8. Love the truth in this, Anne. I went into my first with the same fears and expectations. Fortunately, my experience was really great, so I expected to same for my second. Not the case. She came so fast that I was in complete shock after she came out. I had such a difficult time bonding with her and felt so fearful about having to go natural if we had more babies. Somewhere along the way, I’d gotten my identity wrapped up in “giving birth naturally”. I thought that if I didn’t, I wasn’t quite the best mom I could be. Then I had my next two babies with epidurals (they were both induced for various reasons) and I really loved it. I felt I was really able to be “there” for the experience rather than my mental cocoon like when I was birthing naturally. All that to say, we are all great mothers no matter how our babies come out. Again, thanks for you honesty in this post!

    • Anne says:

      Oh my goodness, Maile, just wait till tomorrow! My second was also a whirlwind, but a good one. And I had an epidural with my third!

      I’m having to stop and remind myself that it’s not MY family that’s driving the big blue bus, otherwise I might have a case of mistaken identify going on here. I’m so glad we have such a delightful twin family!

      (I just finished Shawn’s ebook last night. I enjoyed it so much, and was really impressed by the portrait he painted of his wife throughout.)

  9. I had all three of my kids naturally, and I loved it. For myself. But at some point after my second child, I had a friend tell me how she felt like a lesser mom because she had taken the “easy” way out with an epidural. And let me tell you, that conversation broke my heart. Never in a million years did I want to make another mom feel less than her best because of my choices. So, after that, I said every women for themselves. When I talk with moms about natural vs epidural, I encourage them to read as much as they can and then make the decision for themselves and to not back down. How I feel about natural birth is how *I* feel about it. And while I think that it is the natural way things were meant to be done, I also know that medicine is here for a good reason, and should be used when needed. In the end, a baby is born, and if that’s not a miracle, I don’t know what is.

  10. Laura Ziesel says:

    Thanks for sharing this. It JUST occurred to me a couple of days ago while reading (the final chapters of) my childbirth book that the worst part for me might be the hours after I’m done with the “work”. When I’m working out or exerting myself, I tend to stay focused and do pretty well, but my recovery time is less pleasant. I’ve frequently passed out or thrown up after finally coming down from my adrenaline high, and have even shaked uncontrollably, which is scary. I tend to have bp on the low side and I have had problems with my blood not clotting quickly enough as well. I don’t know why it never occurred to me that once I’ve delivered, I might have some serious negative side effects like I do when I work out. I’m glad I’m starting to be aware of this possibility now so that I don’t romanticize those “first hours” too much. I might be completely out of it, especially if I go natural.

    Excited to read the future posts as well!

  11. Lacey says:

    Thanks for this – it articulates a lot of what I felt after my first time giving birth. I, too, had a natural child birth, one that ‘ticked all the boxes’. Yet, I found myself in shock afterwards and totally traumatised at how truly awful it was. I (naively) thought that if you gave birth without drugs, using water, with no intervention, you would have a great experience …. all the natural childbirth stories I’d read on the web seemed to suggest this.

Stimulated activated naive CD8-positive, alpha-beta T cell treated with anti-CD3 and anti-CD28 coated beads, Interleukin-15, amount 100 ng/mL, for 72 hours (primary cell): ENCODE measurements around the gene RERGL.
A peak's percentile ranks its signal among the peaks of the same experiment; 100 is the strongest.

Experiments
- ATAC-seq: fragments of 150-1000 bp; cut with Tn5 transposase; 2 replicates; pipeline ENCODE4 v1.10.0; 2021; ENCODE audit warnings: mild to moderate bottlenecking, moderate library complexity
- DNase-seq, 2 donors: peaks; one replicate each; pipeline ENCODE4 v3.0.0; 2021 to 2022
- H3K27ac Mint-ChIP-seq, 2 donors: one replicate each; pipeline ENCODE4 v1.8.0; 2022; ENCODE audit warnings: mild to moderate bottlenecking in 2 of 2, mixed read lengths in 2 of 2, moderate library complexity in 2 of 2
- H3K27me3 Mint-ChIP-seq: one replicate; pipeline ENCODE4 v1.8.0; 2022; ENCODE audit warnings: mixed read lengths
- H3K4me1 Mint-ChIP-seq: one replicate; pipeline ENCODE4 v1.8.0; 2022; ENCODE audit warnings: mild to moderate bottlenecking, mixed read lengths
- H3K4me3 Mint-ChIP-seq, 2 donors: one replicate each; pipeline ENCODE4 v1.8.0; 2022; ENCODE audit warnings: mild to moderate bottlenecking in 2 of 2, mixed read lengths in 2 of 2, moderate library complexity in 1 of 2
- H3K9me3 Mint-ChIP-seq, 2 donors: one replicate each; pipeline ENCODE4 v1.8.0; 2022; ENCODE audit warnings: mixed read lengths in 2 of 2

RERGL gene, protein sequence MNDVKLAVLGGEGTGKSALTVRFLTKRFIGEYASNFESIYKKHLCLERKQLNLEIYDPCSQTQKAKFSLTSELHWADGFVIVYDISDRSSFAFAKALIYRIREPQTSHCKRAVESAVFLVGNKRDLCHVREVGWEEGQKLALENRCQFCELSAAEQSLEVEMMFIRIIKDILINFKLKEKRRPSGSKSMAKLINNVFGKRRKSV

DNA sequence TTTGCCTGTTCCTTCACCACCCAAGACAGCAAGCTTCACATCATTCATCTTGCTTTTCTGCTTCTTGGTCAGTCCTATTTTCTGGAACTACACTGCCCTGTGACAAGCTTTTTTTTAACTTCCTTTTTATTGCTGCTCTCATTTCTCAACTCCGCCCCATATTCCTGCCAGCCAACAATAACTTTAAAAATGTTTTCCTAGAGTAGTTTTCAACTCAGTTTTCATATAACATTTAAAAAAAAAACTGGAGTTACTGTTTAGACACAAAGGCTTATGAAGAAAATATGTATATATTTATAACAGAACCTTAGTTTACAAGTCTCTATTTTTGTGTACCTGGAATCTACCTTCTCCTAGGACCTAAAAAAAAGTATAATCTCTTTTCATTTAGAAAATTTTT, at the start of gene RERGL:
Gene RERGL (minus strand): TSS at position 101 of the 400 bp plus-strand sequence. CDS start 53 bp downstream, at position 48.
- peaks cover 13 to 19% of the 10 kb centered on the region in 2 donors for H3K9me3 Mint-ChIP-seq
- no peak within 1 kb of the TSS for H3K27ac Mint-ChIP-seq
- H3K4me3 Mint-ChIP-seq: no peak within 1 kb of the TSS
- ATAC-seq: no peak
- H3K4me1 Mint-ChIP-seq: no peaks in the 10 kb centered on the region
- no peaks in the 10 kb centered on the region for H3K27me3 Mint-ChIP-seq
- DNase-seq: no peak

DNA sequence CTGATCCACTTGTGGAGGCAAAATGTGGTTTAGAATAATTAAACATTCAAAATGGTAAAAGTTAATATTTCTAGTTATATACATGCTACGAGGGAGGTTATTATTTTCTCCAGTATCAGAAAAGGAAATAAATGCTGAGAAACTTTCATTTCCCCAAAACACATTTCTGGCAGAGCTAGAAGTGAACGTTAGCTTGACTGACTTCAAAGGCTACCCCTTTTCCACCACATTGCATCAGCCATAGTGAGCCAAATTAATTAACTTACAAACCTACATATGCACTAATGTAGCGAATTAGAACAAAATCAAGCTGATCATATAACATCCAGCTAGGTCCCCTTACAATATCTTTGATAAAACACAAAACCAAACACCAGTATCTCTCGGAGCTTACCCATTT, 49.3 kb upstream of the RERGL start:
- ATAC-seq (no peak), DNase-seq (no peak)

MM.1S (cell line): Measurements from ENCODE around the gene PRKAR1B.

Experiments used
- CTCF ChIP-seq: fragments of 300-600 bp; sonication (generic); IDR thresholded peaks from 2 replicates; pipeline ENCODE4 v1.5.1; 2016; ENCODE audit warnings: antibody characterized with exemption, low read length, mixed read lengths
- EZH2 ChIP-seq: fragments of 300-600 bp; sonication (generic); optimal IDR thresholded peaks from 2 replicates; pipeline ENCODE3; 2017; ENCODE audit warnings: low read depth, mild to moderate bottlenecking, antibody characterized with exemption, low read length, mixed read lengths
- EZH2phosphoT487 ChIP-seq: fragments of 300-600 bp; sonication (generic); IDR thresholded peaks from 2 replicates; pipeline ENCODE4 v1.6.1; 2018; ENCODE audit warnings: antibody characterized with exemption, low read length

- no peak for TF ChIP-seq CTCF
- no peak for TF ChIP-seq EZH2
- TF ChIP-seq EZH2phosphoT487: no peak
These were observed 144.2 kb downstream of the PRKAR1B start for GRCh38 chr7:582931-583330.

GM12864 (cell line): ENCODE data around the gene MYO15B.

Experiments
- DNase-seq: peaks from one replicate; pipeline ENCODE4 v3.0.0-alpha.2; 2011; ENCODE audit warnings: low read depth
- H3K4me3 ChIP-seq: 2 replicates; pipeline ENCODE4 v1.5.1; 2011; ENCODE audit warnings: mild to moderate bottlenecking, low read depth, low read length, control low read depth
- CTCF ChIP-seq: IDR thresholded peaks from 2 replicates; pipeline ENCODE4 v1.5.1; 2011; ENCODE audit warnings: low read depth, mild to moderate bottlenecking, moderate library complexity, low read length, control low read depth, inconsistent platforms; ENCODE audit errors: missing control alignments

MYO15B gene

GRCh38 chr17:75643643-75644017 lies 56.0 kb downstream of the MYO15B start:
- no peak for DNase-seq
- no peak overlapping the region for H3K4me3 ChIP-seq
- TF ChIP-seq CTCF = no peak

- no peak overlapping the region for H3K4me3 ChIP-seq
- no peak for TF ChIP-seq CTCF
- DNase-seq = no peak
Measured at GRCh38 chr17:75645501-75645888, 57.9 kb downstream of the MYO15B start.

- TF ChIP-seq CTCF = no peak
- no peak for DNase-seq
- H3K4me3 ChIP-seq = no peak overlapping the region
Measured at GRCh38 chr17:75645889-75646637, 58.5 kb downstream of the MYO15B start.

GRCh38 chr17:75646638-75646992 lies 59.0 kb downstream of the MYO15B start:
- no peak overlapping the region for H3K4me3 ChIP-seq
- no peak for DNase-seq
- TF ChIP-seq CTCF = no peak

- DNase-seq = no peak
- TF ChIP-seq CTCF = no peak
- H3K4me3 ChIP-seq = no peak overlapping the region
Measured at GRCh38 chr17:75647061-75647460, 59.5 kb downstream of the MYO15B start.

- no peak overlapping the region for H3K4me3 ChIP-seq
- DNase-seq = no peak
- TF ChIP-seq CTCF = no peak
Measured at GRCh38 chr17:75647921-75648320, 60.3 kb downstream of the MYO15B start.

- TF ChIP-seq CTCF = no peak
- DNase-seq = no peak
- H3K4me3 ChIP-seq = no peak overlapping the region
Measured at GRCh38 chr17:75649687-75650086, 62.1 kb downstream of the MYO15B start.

I was humbled by my own limitations and frailty, by the arrogance that I had assumed towards women who used drugs or had interventions. I am currently pregnant with our second child, and while I am opting to go through the same program, I hope to be much better prepared for dealing with the pain and sacrifice I know will be a part of giving life. I believe that I have better expectations and understanding of how hard it is to recover afterwards, and that that mental adjustment will be helpful, although I know there’s no shortcuts when it comes to post-partum 🙁

  12. Jenny says:

    Hi Anne! I’m finally getting over here to comment. I’m really glad that you posted this honest reflection on your experiences. In teaching childbirth, I am very aware of not making it out to be the easy option. My fear is in giving someone the feeling that natural birth will be easy, only to have them have an experience like yours and feel like they weren’t prepared for the possibility that it might not be a heavenly experience. Each woman’s experience is different. I happened to have easy recoveries, but I have friends who have gone the natural route and have horrible experiences with doctors and/or tearing/recovery. I truly believe that a lot of that has to do with the doctor/midwife, realistic/non-realistic expectations, and the luck of the draw, honestly. I would never berate a woman for using an epidural. In fact, I can totally understand why a woman would choose one… for sure! But the thing is that they come with higher risks for interventions and ultimately a c-section, which can be dangerous for mother and baby. Women don’t choose natural birth because they want to be super women, they choose it either because they are afraid of needles or they have been educated about the cascade of interventions and the problems that they can cause. In my mind, any decision that a woman makes regarding her labor choices is a good one for her as long as she is making an informed decision.